According to a poem by Elizabeth Bishop, “the art of losing isn’t hard to master.” But making a masterwork on the subject of loss, a perennial theme in art, may be harder than it looks. The young adulthood and middle age of Julieta, the heroine of Pedro Almodóvar’s new movie, are shadowed by death and abandonment, which she does her best to handle gracefully. Almodóvar, for his part, tells her story with his characteristic later-period blend of elegant restraint and keening melodrama. “Julieta” is scrupulous, compassionate and surprising, even if it does not always quite communicate the full gravity and sweep of the feelings it engages.
Julieta is played in her 20s by Adriana Ugarte; in middle age by Emma Suárez. The older version is the first person we see, dressed in bright red and living in a spare, modern Madrid apartment. Julieta abruptly ends a romantic relationship with Lorenzo (Darío Grandinetti), who seems perfectly nice, and plunges into a sea of reminiscences and regrets. Time spools backward and we encounter her, as Ugarte, with spiky superblond hair and a bright-blue cowl-neck sweater-dress, on a long train ride.
The colors are important because they are part of Almodóvar’s emotional vocabulary. In his films, clothes, wallpaper and furniture are never mere details of production design; they are integral to the world he imagines, a rendering of contemporary Spain filtered through selected works of literature and Hollywood films of the 1950s and accompanied, more often than not, by the lustrous ache of Alberto Iglesias’ music.
Here, as before, the cinematic reference point is Douglas Sirk, whose finely wrought, visually lush weepies have long figured among Almodóvar’s key inspirations. Julieta’s experiences — love, marriage, motherhood, small-town life — are drawn from a trilogy of linked short stories by the Canadian writer (and Nobel laureate) Alice Munro. At first, this may seem an odd match of author and filmmaker. Munro’s northern world is a place of drab, wintry tones and buttoned-up emotions, a far cry from Almodóvar’s empire of passions.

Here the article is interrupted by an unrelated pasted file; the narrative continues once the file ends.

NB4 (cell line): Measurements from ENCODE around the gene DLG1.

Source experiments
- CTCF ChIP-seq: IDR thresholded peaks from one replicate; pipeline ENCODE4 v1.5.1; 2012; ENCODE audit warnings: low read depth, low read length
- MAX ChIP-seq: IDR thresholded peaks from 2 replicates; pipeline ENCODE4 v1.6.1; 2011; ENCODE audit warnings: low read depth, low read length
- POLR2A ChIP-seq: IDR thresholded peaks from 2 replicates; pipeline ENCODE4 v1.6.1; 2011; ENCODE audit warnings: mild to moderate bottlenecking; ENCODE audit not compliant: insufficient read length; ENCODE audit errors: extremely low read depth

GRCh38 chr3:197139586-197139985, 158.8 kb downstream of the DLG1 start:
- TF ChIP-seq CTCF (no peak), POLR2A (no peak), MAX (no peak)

But both artists are attuned to the inner lives of women in societies inclined to take them for granted. Both have an eye for the swerves and accidents — the kinks of fate and the tangles of desire — that so often determine the destinies and undermine the intentions of individuals. Munro’s characters are, as often as not, women on the edge of something — maybe not a nervous breakdown (not really their bag), but an adventure, a big decision, a moment of belated self-discovery, a lifetime of rue.
“Julieta” has all of that, and arranges its plot not only in a straight chronological line but also according to a pattern that is at once loose and intricate. Young Julieta, a student of classics on her way to a teaching job, falls for a fisherman named Xoan (Daniel Grao) and goes to live with him in a small coastal town. They raise a daughter, Antia, amid ocean breezes and under the watchful eye of a busybody (the Almodóvar fixture Rossy de Palma). Julieta befriends Ava (Inma Cuesta), a former lover of Xoan’s, and Ava’s sculptures become part of the film’s cabinet of talismans and symbols.
Julieta’s bliss is shattered by a series of tragedies that seem to have been foretold at other moments in her life. The death of a near-stranger is echoed by a later accident much closer to home, and Julieta’s alienation from her father prefigures her eventual estrangement from Antia. The mother-daughter bond, fierce and smothering and complicated, lies at the heart of the film, and it is after Antia’s departure that “Julieta” finds its deepest, richest tones.
Suárez suffers with a dignity reminiscent of Bette Davis and other great screen heroines of the past, even as she surrenders to a longing that borders on mania. In a letter to her absent daughter, she likens maternal love to an addiction, and the second half of her story follows the familiar, agonizing stages of recovery, relapse and at least partial or potential redemption.
If the rest does not rise to the level of Almodóvar’s melodramatic masterworks — “All About My Mother,” “Talk to Her,” “Bad Education” or “Volver” — “Julieta” is nonetheless a worthy and welcome addition to his canon, the double portrait of a woman perpetually on the verge of understanding who she is.